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School District To Revise 'Did Holocaust Happen?' Assignment
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A California school district said it will rewrite an eighth-grade assignment that asked students to argue whether or not the Holocaust happened.

The writing assignment for students in the Rialto Unified School District asked students to write an argumentative essay about the Holocaust in which they must explain “whether or not you believe this was an actual event in history, or merely a political scheme created to influence public emotion and gain wealth.”

The existence of the assignment, made in April in connection with a unit on “The Diary of Anne Frank,” was first reported Sunday by the San Bernadino Sun.

The students were required to use outside sources to make their argument.

Interim Superintendent Mohammad Z. Islam said he would caution administrators to make sure  that “any references to the holocaust ‘not occurring’ will be stricken on any current or future Argumentative Research assignments,” according to a statement released Monday by district spokeswoman Syeda Jafri, who said that an academic team from the school district would meet to change the assignment .

Islam received death threats over the assignment, Rialto Police Captain Randy De Anda told KCAL, the Los Angeles CBS affiliate.

Jafri told the Sun that no parents had complained about the assignment,

In an email to the school district from the Los Angeles office of the Anti-Defamation League, Associate Regional Director Matthew Friedman said: “It is ADL’s general position that an exercise asking students to question whether the Holocaust happened has no academic value; it only gives legitimacy to the hateful and anti-Semitic promoters of Holocaust Denial.”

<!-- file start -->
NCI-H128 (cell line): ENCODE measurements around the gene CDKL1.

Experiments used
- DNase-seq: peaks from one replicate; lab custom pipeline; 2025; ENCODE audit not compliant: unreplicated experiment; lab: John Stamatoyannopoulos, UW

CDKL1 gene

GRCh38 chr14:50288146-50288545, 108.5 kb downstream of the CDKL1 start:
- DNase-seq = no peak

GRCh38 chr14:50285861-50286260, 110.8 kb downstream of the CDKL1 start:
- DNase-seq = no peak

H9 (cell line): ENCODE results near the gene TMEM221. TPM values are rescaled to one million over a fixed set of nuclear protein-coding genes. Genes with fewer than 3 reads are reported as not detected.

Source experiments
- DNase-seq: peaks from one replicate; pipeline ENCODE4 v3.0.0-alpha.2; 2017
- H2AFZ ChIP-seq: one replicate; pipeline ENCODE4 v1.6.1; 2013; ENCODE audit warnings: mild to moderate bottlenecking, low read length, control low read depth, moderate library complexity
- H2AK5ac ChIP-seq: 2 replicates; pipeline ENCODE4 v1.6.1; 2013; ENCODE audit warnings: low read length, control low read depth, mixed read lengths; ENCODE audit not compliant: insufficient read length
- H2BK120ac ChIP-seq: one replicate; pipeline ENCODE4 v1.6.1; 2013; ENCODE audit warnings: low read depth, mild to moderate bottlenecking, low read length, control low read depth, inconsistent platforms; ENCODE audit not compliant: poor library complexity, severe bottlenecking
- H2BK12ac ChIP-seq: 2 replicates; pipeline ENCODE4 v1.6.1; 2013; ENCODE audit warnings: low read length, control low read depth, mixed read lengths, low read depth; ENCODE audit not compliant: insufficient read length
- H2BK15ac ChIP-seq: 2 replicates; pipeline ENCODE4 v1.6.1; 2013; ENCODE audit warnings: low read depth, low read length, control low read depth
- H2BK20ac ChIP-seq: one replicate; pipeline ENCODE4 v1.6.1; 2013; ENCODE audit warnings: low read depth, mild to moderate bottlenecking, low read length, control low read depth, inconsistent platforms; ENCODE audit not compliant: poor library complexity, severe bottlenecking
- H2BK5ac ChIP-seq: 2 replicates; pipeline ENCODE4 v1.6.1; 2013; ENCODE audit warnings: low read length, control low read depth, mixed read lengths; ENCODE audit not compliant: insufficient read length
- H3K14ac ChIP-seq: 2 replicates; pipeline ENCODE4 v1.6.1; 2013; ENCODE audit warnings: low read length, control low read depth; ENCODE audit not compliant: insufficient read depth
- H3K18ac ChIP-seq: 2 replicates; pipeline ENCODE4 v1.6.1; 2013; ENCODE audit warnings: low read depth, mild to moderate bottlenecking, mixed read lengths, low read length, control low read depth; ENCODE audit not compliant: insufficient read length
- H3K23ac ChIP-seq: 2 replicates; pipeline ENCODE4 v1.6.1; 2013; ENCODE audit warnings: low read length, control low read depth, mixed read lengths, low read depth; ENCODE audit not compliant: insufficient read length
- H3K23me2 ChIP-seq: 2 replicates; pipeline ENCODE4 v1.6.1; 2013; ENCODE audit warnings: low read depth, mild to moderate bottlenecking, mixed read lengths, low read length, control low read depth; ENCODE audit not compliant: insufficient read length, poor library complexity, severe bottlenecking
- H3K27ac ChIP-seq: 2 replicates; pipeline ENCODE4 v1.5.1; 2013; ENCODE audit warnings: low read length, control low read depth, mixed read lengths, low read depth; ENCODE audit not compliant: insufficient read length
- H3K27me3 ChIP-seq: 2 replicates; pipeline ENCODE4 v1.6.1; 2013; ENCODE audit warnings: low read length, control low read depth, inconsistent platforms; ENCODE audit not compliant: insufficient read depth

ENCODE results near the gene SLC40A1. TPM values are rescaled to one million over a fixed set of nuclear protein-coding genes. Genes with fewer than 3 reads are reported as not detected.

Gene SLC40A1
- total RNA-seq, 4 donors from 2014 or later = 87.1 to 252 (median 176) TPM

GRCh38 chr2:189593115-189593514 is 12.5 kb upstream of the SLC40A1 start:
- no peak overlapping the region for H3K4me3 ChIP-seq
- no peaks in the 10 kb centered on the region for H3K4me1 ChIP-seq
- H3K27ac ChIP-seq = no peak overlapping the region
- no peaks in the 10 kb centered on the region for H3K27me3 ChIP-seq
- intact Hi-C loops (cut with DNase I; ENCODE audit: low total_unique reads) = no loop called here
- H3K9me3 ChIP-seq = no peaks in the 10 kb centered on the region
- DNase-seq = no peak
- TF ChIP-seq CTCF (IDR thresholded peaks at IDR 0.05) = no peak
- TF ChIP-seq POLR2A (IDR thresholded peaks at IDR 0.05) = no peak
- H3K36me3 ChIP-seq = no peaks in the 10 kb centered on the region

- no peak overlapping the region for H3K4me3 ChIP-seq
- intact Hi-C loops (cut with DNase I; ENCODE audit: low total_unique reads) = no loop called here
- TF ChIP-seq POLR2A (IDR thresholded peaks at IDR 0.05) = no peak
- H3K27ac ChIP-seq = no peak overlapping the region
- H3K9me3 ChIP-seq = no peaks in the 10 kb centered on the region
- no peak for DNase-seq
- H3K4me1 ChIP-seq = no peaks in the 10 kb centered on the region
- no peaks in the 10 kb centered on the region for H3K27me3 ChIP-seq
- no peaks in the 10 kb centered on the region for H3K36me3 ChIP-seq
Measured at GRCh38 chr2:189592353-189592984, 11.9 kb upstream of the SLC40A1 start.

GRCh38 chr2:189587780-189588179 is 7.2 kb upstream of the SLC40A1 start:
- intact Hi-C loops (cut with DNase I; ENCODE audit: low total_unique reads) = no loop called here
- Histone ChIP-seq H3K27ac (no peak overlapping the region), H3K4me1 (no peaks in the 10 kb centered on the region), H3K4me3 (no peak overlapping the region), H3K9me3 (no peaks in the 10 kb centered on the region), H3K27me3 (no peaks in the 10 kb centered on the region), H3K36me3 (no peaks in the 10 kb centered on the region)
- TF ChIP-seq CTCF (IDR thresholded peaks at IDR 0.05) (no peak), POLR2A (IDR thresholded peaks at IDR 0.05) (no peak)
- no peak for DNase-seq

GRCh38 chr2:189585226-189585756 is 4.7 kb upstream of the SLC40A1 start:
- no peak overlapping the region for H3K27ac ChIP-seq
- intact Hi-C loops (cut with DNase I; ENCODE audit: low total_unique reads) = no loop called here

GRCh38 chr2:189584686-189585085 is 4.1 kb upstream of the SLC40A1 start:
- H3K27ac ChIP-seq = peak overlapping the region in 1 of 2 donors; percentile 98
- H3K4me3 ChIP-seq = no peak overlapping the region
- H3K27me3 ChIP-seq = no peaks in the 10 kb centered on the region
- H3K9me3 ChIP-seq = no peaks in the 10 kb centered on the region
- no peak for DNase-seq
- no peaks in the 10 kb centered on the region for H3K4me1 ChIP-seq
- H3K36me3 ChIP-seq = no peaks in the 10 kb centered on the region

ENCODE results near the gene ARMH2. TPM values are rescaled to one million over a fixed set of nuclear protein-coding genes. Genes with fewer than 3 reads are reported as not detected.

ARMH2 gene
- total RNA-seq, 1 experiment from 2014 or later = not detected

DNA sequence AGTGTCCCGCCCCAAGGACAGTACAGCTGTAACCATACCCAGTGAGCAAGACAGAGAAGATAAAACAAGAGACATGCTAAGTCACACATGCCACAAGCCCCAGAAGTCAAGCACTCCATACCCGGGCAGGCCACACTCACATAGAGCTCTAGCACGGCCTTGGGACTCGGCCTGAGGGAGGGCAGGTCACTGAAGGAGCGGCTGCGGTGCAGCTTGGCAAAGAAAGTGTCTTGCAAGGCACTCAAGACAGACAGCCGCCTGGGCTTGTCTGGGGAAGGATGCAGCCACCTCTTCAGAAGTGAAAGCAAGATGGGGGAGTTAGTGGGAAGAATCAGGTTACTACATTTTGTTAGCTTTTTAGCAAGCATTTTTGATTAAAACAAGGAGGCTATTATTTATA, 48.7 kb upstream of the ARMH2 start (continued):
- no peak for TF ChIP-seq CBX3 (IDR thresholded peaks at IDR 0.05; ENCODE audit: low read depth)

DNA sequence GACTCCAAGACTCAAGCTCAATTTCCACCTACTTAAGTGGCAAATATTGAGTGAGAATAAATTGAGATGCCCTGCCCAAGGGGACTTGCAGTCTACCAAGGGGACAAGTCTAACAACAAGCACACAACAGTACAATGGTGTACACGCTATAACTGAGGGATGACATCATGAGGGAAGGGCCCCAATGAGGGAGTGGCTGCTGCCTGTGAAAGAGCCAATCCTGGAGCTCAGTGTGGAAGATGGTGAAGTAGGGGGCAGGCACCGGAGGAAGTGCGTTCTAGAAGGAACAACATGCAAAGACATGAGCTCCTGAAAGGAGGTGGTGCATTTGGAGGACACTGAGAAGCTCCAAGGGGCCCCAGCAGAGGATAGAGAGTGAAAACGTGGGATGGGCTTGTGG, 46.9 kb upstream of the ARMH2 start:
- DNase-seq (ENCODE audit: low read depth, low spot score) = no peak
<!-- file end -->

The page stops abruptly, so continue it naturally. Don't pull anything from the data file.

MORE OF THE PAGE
In a statement posted on its website Monday, the office said: “ADL does not have any evidence that the assignment was given as part of a larger, insidious, agenda.  Rather, the district seems to have given the assignment with an intent, although misguided, to meet Common Core standards relating to critical learning skills. ADL has thanked the district for its quick response to this matter.”


Last Update:

05/19/2014 - 11:15
essay assignment, Holocaust, Holocaust denial, Rialto Unified School District
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Why not have, instead, an assignment asking to argue the existence of gravity? Good scholarship should be concerned with finding truth, this is true, but when something is true and it is depicted as having the possibility of being opinion instead--especially when it is something that so grossly and maniacally effected millions of people--the scholarship can too easily turn instead into an exercise of pushing agendas.

They could argue that slavery or segregation in the USA didn't really happen as well, and I don't think there would be argument about the validity of complaint from the NAACP.

I don't understand why this would be offensive. Good scholarship should arrive at the truth, and this is what ultimately matters, isn't it? Why do some people feel the need to police the minds of others?

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